Appeal from the District Court of the United States for the Southern District of New York.
Before L. HAND, SWAN, and AUGUSTUS N. HAND, Circuit Judges.
AUGUSTUS N. HAND, Circuit Judge.
On February 26, 1936, the appellee Clifford applied for naturalization to the United States District Court for the Southern District of New York. His petition was opposed by the government on the ground that during the period of at least five years immediately preceding the date of the filing of his petition he "did not behave as a person of good moral character attached to the principles of the Constitution of the United States and well disposed to the good order and happiness of the same." This objection was practically quoted verbatim from section 4 of the Act of Congress of June 29, 1906 (as amended, U.S.C. title 8, § 382 [8 U.S.C.A. § 382]).
Clifford, together with one Elise Evans, was indicted in Michigan in 1933 on the charge of attempting to bring his sister-in-law into the United States illegally and both pleaded guilty. They were each fined $100 and he paid the fines. He filed an affidavit in the naturalization proceeding attempting to explain his conduct in which he stated that he paid Elsie Evans $200 for assisting his sister-in-law to enter the country believing she could be brought in legally. He also stated that he had pleaded guilty in 1930 to the charge of violating the Prohibition Act (27 U.S.C.A. § 1 et seq.). Upon the foregoing record the District Court overruled the objection of the government and admitted the alien to citizenship. The United States has appealed.
We may assume that the violation of the Prohibition Act referred to would be insufficient to bar admission because it occurred more than five years before the filing of Clifford's petition, but we cannot take this view as to the act of conspiracy to introduce an alien into the country within that period. Such a crime involves an unlawful intent which the judgment of conviction established beyond any contradiction sought to be proved by the affidavit.
The question is whether Cliford, in view of his conviction, has shown "that he has behaved as a person of good moral character, attached to the principles of the Constitution of the United States, and well disposed to the good order and happiness of the United States."
The court of Appeals of the Sixth Circuit denied admission to an alien because he had his wife unlawfully brought into the United States from Canada. In re Nybo (C.C.A.) 42 F.2d 727, 728. In an opinion by Judge Moorman, from which Judge Denison dissented, a majority of the court said that while the alien, in spite of his unlawful acts, still might be regarded as up to the current standard in moral character, he could not be said to be "well disposed to the good order and happiness of the [United States]." It is an important policy of the United States, thought by many to affect its prosperity and happiness, to maintain a limit to the number of aliens entering the United States and to restrict immigration to national quotas fixed by act of Congress with but few exemptions. Examination at the border or port of entry is the only means of enforcing a law which affects labor conditions in the country and of assuring the character of immigrants even in cases where they are within quota requirements. Attempts to bring in relatives of persons already within the United States are frequent and often successful, in spite of all efforts to enforce the immigration acts. A person who deliberately violates a law so fundamental to the whole policy of the United States and one which in view of the many miles of Canadian border is so difficult to enforce must, we think, be regarded as not well disposed to its "good order and happiness." It is true that if Clifford had been engaged in bringing in aliens as a commercial business the case would have been one where there could be no doubt of his disqualification for admission, but even though his violation of law was limited to helping a member of his family across the border we think it was sufficiently deliberate and important to bar his right to citizenship.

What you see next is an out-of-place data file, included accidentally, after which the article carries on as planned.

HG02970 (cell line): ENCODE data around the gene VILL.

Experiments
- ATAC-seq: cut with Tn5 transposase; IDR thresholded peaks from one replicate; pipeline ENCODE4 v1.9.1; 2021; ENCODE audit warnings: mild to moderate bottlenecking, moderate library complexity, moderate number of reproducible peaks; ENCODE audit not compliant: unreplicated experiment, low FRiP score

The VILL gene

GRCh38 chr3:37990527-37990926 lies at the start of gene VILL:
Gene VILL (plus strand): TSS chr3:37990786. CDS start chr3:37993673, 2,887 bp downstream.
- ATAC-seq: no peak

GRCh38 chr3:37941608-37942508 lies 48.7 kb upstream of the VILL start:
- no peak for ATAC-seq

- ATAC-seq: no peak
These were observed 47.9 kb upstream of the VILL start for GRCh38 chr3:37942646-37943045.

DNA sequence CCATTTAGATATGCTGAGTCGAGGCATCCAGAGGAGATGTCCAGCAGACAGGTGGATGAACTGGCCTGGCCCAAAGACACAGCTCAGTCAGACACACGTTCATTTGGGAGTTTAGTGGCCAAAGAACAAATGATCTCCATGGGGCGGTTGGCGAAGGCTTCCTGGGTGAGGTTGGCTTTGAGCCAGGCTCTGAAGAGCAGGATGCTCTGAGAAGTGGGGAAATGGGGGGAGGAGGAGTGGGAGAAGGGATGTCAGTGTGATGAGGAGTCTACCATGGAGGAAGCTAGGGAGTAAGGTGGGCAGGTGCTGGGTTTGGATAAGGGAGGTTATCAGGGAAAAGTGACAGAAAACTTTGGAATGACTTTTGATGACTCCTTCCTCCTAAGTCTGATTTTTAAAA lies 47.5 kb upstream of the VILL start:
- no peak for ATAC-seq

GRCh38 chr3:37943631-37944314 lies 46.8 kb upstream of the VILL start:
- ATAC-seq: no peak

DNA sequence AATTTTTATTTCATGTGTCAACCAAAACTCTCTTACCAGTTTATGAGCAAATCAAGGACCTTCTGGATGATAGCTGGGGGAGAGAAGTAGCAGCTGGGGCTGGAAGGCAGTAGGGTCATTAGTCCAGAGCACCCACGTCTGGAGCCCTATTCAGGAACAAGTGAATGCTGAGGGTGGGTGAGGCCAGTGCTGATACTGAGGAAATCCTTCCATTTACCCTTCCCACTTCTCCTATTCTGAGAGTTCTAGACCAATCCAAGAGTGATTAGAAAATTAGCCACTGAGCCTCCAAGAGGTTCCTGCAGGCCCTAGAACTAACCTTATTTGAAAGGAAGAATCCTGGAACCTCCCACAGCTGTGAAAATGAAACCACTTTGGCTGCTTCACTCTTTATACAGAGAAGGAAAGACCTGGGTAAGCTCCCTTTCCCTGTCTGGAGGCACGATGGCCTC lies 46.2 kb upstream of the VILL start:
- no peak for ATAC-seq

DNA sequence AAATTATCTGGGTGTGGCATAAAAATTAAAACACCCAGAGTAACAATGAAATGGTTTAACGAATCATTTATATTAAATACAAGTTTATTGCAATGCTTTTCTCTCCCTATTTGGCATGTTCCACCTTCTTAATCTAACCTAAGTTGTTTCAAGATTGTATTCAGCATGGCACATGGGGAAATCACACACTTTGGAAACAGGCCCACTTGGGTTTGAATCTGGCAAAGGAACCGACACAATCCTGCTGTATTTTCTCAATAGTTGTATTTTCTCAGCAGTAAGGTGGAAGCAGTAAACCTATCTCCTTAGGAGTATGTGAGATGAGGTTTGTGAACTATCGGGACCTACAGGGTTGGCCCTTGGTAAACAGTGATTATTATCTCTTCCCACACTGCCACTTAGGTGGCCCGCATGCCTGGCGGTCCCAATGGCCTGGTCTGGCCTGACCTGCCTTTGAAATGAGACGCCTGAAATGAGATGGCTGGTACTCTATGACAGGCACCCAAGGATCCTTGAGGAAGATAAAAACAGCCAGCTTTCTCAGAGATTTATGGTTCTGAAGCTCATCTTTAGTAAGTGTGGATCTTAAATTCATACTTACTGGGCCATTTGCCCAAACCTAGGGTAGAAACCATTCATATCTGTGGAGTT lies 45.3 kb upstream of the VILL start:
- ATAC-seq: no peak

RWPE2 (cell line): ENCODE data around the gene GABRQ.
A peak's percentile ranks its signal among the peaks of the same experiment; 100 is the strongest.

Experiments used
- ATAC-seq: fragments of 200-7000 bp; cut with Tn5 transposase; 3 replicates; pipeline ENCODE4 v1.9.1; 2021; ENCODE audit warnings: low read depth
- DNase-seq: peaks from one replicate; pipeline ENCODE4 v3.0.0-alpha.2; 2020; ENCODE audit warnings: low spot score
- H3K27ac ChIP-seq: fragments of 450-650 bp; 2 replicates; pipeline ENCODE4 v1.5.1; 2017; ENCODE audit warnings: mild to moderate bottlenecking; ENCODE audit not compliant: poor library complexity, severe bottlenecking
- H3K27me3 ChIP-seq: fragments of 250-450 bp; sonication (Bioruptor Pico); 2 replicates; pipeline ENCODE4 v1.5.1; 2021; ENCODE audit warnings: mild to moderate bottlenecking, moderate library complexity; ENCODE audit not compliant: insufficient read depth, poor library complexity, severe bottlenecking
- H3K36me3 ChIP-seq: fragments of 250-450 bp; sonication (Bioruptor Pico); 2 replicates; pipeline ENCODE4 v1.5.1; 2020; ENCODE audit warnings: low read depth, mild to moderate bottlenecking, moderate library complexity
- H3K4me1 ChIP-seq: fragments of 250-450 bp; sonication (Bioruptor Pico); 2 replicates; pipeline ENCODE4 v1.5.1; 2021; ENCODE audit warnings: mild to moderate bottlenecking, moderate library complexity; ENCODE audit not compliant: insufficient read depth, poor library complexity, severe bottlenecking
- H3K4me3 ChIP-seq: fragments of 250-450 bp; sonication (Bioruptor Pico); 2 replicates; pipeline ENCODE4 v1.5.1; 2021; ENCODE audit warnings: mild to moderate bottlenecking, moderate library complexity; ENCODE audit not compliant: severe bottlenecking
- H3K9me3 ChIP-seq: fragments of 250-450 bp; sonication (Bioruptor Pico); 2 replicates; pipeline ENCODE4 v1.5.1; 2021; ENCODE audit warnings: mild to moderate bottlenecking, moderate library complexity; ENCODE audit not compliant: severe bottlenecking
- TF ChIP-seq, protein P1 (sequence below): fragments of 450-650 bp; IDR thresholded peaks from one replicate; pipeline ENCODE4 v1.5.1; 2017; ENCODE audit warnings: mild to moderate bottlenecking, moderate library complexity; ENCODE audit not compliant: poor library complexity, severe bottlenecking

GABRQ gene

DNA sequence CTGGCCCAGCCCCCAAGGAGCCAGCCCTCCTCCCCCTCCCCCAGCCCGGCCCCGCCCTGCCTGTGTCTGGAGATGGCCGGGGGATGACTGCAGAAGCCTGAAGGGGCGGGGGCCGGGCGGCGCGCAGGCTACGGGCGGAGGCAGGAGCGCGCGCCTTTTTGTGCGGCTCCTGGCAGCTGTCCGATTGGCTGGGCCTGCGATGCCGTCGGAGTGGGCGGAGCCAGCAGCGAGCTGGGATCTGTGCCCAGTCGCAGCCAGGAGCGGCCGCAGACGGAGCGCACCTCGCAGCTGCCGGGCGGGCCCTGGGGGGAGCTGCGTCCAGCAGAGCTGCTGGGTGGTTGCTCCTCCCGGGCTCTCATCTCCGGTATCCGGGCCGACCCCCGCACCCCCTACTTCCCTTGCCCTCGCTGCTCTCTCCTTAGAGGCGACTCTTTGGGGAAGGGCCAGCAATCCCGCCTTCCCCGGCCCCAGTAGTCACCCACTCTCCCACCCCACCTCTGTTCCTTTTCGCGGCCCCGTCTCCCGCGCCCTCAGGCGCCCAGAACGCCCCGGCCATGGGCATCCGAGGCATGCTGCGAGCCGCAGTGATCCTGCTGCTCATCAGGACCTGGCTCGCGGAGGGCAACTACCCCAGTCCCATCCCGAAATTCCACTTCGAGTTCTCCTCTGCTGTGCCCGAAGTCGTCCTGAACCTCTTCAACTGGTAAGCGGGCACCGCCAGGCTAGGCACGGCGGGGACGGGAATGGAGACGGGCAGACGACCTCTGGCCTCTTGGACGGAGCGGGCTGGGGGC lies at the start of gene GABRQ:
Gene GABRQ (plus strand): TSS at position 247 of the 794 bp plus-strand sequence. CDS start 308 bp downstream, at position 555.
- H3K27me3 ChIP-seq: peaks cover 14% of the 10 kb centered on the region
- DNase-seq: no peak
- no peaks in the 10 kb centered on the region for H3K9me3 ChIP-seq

It is suggested that the words "well disposed to the good order and happiness of the United States" were introduced in the act to embrace persons of turbulent disposition and were not intended to include a man like Clifford who was smuggling in a near relative. We see nothing, however, to call for such a limitation in the clause. A person deliberately doing an act contravening a most important policy of the government, from whatever normal or even common motive, may be as ill disposed toward the happiness of the country, though his acts be calculated to provoke no violence, as one who is more rough or ruthless in his behavior. The test would seem to be the relative importance of the policy violated and the deliberateness of the violation.
L. HAND, Circuit Judge, concurring in result.